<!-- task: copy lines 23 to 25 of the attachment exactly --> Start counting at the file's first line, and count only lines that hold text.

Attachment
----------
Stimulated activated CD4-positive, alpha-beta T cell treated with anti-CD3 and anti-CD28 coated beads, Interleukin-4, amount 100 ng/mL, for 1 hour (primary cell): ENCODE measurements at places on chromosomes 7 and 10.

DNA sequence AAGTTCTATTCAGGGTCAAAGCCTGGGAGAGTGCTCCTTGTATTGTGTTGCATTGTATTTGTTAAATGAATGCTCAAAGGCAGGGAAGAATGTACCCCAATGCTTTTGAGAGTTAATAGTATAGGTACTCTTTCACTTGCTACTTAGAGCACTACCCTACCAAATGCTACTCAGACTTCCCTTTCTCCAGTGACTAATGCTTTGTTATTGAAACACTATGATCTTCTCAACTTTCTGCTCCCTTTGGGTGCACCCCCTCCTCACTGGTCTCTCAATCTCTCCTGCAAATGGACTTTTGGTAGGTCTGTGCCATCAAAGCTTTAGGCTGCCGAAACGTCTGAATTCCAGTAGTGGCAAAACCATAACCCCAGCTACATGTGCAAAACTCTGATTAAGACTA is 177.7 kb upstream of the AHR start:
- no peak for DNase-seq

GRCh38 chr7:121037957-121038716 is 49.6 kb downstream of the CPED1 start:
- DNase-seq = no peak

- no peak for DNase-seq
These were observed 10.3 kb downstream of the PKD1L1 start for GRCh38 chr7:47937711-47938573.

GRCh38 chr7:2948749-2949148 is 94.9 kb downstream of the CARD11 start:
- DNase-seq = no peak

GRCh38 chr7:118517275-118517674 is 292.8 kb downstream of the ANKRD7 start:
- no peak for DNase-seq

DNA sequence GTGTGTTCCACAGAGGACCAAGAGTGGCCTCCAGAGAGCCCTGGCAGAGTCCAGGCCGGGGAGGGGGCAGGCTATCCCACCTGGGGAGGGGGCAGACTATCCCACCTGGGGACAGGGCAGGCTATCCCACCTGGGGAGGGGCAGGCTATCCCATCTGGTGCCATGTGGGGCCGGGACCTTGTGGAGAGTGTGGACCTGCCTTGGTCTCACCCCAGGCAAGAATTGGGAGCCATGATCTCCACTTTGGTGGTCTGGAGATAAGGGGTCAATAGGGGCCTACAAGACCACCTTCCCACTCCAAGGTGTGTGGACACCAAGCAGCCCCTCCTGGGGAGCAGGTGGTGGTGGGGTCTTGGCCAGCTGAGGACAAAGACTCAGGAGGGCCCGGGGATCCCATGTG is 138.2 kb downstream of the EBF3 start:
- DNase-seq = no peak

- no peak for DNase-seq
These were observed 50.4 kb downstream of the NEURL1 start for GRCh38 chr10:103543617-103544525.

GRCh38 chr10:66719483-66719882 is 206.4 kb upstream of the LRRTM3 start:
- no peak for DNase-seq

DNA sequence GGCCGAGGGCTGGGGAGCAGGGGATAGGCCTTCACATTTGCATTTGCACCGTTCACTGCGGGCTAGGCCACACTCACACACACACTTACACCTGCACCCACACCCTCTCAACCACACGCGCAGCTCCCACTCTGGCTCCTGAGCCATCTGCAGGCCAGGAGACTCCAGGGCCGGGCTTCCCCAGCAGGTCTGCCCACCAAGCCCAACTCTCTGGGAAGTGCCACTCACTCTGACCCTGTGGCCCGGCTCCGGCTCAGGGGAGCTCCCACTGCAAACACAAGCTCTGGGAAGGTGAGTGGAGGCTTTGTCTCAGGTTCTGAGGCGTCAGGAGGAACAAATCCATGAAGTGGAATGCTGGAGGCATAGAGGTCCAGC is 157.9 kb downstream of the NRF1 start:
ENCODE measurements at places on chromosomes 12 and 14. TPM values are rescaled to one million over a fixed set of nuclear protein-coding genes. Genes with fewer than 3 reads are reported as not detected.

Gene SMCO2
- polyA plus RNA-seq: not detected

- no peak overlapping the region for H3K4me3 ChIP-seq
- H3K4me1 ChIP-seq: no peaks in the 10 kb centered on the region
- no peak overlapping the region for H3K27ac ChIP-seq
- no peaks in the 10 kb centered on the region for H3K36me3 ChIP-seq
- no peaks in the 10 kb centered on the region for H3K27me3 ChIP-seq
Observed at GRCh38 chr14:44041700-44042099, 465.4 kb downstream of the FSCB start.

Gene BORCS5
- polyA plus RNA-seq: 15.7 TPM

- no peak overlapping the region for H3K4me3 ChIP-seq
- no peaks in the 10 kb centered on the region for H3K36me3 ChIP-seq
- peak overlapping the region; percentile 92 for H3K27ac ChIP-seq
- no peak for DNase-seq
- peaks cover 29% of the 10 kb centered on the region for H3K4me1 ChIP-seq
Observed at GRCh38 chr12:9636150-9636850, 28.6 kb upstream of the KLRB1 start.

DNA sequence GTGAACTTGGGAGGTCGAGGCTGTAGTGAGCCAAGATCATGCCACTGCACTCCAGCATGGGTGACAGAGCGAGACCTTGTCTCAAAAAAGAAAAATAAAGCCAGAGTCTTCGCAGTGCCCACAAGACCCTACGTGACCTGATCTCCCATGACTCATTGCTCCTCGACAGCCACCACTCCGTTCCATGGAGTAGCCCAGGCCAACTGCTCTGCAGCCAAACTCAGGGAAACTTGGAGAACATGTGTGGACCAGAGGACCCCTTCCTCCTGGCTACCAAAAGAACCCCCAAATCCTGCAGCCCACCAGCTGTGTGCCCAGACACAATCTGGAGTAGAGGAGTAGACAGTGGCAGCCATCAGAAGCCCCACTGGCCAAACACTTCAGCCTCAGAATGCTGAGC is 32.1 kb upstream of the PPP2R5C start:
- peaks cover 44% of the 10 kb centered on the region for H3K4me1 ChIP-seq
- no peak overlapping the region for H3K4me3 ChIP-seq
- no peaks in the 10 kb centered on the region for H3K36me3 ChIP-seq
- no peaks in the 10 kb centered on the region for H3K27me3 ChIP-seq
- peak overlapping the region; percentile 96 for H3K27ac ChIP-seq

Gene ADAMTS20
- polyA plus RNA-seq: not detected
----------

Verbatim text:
- H3K4me1 ChIP-seq: no peaks in the 10 kb centered on the region
- no peak overlapping the region for H3K27ac ChIP-seq
- no peaks in the 10 kb centered on the region for H3K36me3 ChIP-seq